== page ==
DOLE backs wider adoption of remote work schemes

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THE Department of Labor and Employment (Dole) on Sunday, Sept. 18, 2022, called on employers and workers to mutually adopt telecommuting programs to help sustain the country’s economic recovery, as it has expanded the work-from-home scheme.

Labor Secretary Bienvenido Laguesma signed Department Order 237, which contains the revised implementing rules and regulations (IRR) of the telecommuting law, or Republic Act 11165.

The revised rules were the result of almost two months of consultations with concerned sectors. It also passed scrutiny and had inputs from members of the National Tripartite Industrial Peace Council -- a consultative body presided by the labor secretary and composed of labor and employer representatives.

“These revised rules clarify and adequately address issues and concerns of the telecomuting sector,” Laguesma said.

Emphasizing the voluntary nature of the alternative work arrangement, the labor chief echoed the call for employers and employees to “jointly adopt and implement telecommuting programs that are based on voluntariness and mutual consent.”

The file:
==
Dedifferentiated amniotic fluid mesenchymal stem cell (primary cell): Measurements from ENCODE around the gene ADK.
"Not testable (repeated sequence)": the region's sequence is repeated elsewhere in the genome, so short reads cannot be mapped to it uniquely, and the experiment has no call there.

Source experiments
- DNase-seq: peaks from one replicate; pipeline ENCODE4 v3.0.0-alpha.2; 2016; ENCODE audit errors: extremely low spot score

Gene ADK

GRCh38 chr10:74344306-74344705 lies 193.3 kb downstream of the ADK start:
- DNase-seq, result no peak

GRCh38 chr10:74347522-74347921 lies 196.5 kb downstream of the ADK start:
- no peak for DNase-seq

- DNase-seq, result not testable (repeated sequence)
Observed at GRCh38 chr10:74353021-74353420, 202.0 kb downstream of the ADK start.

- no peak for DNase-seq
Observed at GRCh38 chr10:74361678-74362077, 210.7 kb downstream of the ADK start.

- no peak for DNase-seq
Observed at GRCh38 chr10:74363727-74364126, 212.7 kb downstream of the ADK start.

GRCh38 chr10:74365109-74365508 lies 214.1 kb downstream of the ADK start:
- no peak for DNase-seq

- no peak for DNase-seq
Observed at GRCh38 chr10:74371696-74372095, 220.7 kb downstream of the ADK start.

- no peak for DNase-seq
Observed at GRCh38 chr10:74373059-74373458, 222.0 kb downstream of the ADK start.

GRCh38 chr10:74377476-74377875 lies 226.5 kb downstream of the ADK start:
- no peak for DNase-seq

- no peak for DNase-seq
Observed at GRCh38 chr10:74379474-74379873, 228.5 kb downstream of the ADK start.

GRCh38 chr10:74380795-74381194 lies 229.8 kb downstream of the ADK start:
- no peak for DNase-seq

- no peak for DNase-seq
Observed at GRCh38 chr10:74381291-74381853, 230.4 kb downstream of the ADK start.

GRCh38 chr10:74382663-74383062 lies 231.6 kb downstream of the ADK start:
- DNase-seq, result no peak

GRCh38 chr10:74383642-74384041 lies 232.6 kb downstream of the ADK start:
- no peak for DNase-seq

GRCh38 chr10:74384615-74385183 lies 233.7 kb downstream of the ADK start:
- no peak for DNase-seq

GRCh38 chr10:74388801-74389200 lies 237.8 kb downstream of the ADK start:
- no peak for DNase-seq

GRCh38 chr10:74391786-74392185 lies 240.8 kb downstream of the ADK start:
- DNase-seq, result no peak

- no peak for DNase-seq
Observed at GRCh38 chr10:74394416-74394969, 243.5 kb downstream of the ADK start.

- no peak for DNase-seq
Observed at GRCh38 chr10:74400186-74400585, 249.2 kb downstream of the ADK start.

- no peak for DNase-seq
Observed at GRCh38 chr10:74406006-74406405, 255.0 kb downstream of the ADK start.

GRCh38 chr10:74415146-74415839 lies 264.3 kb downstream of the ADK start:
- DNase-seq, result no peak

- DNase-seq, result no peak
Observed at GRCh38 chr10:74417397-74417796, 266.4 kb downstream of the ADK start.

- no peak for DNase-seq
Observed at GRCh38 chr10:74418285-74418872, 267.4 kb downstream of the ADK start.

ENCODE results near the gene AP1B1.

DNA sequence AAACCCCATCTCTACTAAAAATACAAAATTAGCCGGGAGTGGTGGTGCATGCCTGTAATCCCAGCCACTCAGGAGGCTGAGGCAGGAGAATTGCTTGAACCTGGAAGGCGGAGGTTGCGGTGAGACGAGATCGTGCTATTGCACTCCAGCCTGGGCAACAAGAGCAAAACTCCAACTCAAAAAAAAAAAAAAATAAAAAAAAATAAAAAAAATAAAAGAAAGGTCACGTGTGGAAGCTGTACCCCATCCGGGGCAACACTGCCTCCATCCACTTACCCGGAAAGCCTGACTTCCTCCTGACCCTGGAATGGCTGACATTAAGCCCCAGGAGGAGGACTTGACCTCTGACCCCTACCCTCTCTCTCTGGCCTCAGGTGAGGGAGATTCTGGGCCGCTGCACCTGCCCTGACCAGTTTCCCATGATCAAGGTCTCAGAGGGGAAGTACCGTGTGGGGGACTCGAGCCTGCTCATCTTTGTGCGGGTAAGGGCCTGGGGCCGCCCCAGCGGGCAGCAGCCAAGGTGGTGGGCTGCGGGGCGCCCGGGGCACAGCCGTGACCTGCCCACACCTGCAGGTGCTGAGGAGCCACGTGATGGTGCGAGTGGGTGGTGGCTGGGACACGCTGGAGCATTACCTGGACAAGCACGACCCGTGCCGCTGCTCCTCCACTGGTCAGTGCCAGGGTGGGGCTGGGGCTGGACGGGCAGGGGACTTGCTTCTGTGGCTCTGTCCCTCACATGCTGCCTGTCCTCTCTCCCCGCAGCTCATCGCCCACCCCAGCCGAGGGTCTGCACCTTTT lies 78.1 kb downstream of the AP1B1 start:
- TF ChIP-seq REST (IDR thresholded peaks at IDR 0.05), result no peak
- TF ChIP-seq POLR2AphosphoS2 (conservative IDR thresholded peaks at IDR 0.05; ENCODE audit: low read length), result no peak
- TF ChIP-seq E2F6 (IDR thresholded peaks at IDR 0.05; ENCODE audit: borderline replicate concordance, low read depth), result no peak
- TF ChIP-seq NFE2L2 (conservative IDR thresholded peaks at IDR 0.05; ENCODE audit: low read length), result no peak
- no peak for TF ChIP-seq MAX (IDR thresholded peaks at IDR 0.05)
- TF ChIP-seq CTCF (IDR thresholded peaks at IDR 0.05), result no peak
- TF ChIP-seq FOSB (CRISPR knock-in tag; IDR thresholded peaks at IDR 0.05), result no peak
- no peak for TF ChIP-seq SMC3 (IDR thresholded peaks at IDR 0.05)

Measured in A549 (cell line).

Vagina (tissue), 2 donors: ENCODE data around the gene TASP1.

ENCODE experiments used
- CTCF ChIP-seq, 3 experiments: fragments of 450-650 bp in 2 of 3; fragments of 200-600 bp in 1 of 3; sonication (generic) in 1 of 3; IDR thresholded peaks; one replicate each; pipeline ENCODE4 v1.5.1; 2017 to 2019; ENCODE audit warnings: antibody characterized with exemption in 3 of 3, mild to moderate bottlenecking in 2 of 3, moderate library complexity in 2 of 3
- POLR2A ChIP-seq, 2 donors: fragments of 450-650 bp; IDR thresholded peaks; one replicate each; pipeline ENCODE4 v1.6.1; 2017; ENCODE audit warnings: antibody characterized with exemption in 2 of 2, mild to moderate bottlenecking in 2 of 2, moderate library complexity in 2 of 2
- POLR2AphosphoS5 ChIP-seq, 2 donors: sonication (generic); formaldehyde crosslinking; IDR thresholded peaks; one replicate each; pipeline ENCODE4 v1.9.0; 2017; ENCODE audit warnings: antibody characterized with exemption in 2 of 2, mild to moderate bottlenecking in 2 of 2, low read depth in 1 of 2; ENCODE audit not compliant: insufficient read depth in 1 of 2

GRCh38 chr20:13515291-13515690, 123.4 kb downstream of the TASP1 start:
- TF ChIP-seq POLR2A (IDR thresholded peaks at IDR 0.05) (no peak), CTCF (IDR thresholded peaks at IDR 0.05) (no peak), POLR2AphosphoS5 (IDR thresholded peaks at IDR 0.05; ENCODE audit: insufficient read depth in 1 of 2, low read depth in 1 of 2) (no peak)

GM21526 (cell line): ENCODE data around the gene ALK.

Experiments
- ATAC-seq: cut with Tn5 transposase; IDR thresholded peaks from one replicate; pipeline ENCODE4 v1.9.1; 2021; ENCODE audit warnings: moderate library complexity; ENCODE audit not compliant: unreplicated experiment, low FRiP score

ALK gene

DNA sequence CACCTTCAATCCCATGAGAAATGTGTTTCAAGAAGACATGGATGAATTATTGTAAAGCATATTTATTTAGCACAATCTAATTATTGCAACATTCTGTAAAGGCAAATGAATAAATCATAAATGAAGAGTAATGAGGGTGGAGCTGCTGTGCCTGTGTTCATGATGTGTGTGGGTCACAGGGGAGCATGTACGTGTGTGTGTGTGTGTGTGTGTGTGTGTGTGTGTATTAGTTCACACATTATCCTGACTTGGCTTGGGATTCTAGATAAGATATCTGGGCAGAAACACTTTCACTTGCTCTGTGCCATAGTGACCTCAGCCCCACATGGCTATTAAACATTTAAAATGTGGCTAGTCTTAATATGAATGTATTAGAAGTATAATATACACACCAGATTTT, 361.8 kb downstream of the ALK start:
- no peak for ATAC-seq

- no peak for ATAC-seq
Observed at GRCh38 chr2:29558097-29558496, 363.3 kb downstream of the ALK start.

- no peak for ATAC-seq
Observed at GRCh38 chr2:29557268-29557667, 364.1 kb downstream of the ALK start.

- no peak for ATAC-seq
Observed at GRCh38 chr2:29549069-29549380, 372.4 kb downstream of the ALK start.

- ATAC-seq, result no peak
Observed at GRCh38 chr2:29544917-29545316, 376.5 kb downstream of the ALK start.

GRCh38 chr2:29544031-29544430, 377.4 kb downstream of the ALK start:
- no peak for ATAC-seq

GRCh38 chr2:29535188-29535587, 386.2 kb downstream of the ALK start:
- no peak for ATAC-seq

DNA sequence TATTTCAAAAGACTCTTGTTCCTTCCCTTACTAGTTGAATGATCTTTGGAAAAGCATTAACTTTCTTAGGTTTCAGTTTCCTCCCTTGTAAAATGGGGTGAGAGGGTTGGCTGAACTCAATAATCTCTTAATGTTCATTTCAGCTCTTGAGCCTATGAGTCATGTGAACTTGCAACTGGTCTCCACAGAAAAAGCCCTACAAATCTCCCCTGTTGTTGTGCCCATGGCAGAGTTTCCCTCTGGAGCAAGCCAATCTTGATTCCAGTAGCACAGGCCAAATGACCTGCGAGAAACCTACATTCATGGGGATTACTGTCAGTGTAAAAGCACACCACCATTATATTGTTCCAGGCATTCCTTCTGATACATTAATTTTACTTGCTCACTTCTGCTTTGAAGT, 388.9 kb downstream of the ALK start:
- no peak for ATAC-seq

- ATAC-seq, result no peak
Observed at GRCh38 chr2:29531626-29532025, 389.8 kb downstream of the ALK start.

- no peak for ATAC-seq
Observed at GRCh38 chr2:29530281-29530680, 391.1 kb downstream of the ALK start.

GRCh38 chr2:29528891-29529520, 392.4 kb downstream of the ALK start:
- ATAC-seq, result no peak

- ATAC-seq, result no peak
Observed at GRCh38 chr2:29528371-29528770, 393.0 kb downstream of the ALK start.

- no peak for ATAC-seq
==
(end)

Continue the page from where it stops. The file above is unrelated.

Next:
“This aims to sustain our efforts for economic recovery,” he said.

The new rules stress that “the terms and conditions of telecommuting shall not be less than minimum labor standards and shall not in any way diminish or impair the terms and conditions of employment contained in any applicable company policy or practice, individual contract, or collective bargaining agreement.”

As a government measure to optimize the use of technology, the revised IRR also defines “alternative workplace” as any location where work, through the use of telecommunication and/or technology, is performed at a location away from the principal’s place of business of the employer, including but not limited to the employee’s residence, co-working spaces or other spaces that allow for mobile working.

It states that a “regular workplace” means the principal place of business or any branch office or physical premises established or provided by the employer where employees regularly report to or perform work.

It said work performed in an alternative workplace shall be considered as work performed in the regular workplace of the employer.

Under the revised rules, telecommuting employees are not considered field personnel except when their actual hours of work cannot be determined with reasonable certainty.

“All time that an employee is required to be on duty and all time that an employee is permitted or suffered to work in the alternative workplace shall be counted as hours worked,” it said.